Winston Sharples

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Winston Sharples
Winston Sharples, ca 1929
Born March 1, 1909
Fall River, Massachusetts
Died April 3, 1978 (aged 69)
Hilton Head, South Carolina
Nationality US
Occupation musician
Known for cartoon and film music
Spouse(s) Daisy Josephine Shockley (m 1931)

Winston Singleton Sharples (March 1, 1909 – April 3, 1978) was an American composer known for his work with animated short subjects, especially those created by the animation department at Paramount Pictures. In his 35-year career Sharples scored more than 700 cartoons for Paramount and Famous Studios, and composed music for two Frank Buck films, Wild Cargo (1934) and Fang and Claw (1935).

Early years[edit]

Sharples was born in Fall River, Massachusetts[1] to William, a machinist, and Mary Sharples, and was playing piano in vaudeville at the age of eight.[2] Sharples was well educated, with a BA from Harvard University, an M.F.A. in drama from the Carnegie Institute of Technology and continued studies at the Yale University Graduate School of Drama.


Sharples appeared on radio for two years starting in 1930[3] through 1932, playing the piano on a 15-minute morning program at various stations in Connecticut. He relocated to New York City in 1932, where he played piano and occasionally bass with Vincent Lopez's orchestra.

Film music composer[edit]

Sharples replaced Gene Rodemich in scoring cartoons for the Van Beuren Studios in 1932 after Walter Winchell praised his work with Lopez in a column, which was read by studio owner Amadee Van Beuren. Sharples stayed at Van Beuren until 1936, during which time he composed music for two Frank Buck films, Wild Cargo (1934) and Fang and Claw (1935). In 1938 Sharples helped compose the songs for Max Fleischer's full-length animated musical production of Gulliver's Travels. Several of the songs from that production were used throughout subsequent years in Paramount shorts, with the most notable being "It's A Hap-Hap-Happy Day." He joined ASCAP in 1948. In 1958 Sharples teamed with Joe Oriolo for musical production on the Felix the Cat television series. That series made extensive use of stock music composed for the Paramount shorts as well as Sharples' distinctive theme song.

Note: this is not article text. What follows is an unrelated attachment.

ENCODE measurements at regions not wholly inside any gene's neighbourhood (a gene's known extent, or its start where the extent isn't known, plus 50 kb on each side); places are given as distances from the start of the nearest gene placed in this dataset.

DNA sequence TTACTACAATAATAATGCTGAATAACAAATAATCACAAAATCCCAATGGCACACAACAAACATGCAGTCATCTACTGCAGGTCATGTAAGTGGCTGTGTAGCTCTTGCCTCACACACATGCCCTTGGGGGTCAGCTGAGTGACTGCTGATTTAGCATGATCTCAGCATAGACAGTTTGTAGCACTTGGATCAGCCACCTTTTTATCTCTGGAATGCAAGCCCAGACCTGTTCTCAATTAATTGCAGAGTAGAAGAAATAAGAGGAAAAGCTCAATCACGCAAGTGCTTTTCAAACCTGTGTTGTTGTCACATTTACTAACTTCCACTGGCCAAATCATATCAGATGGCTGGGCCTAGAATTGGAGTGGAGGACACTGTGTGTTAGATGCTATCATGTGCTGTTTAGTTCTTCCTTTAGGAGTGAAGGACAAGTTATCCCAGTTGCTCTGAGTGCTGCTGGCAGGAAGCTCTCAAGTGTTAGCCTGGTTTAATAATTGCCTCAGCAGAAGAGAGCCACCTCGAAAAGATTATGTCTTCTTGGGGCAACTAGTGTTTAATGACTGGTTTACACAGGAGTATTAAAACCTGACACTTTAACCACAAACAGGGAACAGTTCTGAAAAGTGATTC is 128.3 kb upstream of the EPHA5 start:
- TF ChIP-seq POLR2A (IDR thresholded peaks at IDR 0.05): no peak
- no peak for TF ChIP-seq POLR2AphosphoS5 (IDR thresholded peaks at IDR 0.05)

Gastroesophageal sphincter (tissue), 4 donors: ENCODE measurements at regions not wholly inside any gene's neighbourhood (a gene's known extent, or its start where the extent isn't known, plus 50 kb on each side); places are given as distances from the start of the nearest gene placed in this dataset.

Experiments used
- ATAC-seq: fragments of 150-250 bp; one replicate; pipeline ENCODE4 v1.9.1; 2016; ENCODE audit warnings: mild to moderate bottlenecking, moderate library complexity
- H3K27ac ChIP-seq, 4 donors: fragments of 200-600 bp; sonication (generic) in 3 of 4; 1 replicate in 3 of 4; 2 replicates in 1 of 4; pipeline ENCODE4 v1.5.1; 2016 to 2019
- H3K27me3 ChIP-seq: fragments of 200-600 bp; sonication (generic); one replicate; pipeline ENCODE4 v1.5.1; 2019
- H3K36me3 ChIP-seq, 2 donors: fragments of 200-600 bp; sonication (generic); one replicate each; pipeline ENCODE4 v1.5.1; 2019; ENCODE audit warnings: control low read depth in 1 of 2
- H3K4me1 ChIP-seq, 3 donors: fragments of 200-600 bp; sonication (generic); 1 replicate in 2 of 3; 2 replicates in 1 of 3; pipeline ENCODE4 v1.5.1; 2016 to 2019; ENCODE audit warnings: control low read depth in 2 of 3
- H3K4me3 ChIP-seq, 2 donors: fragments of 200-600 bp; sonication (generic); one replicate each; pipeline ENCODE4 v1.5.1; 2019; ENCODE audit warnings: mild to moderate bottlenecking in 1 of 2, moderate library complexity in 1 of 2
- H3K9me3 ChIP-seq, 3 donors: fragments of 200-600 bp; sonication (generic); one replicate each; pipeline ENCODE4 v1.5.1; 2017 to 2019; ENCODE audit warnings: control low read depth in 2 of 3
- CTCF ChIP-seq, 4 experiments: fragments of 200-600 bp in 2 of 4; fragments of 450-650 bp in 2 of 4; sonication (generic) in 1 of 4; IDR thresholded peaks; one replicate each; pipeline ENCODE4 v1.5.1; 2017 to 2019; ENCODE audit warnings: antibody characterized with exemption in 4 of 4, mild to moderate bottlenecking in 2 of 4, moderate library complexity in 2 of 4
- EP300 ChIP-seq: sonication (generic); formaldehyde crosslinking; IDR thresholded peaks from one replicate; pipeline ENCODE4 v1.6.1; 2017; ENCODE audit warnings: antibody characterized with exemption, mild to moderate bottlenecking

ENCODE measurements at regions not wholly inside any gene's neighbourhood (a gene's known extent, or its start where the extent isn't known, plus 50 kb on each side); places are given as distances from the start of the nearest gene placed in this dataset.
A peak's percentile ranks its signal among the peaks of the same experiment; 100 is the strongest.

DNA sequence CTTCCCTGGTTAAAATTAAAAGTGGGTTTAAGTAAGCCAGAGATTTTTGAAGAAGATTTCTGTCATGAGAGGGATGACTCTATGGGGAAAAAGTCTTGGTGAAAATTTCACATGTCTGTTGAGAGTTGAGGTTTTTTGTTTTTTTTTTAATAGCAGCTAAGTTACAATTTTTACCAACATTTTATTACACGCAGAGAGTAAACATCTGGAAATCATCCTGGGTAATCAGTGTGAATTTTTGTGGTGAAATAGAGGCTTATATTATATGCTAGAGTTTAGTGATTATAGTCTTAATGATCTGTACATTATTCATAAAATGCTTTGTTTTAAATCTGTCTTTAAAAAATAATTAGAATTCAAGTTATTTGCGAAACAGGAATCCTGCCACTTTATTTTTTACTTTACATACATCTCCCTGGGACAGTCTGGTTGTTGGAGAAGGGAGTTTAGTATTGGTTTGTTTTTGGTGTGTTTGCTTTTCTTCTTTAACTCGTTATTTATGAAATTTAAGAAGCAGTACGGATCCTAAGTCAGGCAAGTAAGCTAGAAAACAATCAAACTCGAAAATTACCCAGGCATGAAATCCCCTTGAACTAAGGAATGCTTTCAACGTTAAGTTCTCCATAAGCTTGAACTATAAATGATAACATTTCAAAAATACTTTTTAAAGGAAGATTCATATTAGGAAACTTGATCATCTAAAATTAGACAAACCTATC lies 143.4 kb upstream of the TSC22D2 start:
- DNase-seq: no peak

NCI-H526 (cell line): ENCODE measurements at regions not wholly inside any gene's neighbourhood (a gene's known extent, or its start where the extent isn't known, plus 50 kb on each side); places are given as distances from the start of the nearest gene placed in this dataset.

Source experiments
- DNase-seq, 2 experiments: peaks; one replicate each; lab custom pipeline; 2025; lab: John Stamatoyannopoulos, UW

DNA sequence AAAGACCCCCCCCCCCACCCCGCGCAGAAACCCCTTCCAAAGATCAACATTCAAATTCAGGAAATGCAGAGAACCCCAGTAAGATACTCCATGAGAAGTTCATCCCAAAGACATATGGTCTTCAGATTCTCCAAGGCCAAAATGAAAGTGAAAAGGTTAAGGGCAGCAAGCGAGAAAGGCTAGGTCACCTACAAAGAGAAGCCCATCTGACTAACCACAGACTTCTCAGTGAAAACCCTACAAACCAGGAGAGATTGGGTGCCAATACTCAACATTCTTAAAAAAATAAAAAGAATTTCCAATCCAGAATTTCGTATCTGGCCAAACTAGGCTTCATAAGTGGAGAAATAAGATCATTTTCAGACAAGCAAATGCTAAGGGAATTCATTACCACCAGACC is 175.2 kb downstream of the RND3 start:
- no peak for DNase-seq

In the late 1950s Sharples and animation producer Hal Seeger formed a partnership called Scroll Productions that repackaged Sharples' scores from the Paramount cartoons into a stock music library, much like the Capitol Records Hi-Q library. Most of the cues were from late 50's productions, but some dated as far back as the 1952 Popeye cartoon Big Bad Sindbad. Besides the aforementioned Felix the Cat, productions using this stock music included the King Features Syndicate TV cartoons (Popeye, Barney Google, and Beetle Bailey), King Leonardo, and Tennessee Tuxedo. Later Sharples cues were recycled into episodes of Seeger's Batfink. Sharples also composed the theme song for Seeger's Milton the Monster television series in 1965, in addition to using the stock music package for part of the underscore.

Sharples continued at the Paramount cartoon studio, successfully adapting his style to smaller groups and even incorporating jazz and rock and roll styles for the edgier works of Ralph Bakshi, until it closed in 1967.

Among other better-known compositions were Puppets; When You Left Me and What Has She Got That I Haven't Got.


Personal life[edit]

Sharples married Daisy Shockley in 1931 and had a son, Winston Sharples Jr., who worked with his father as a music editor and eventually became a musical director himself on The Mighty Hercules.


Winston Sharples died at age 69 in Hilton Head, South Carolina USA.[4]


  1. ^
  2. ^ Winston Sharples: Cat and Mouse Melodies and Haunting Refrains, edited by Jerry Beck (1997).
  3. ^
  4. ^ Winston Sharples at

External links[edit]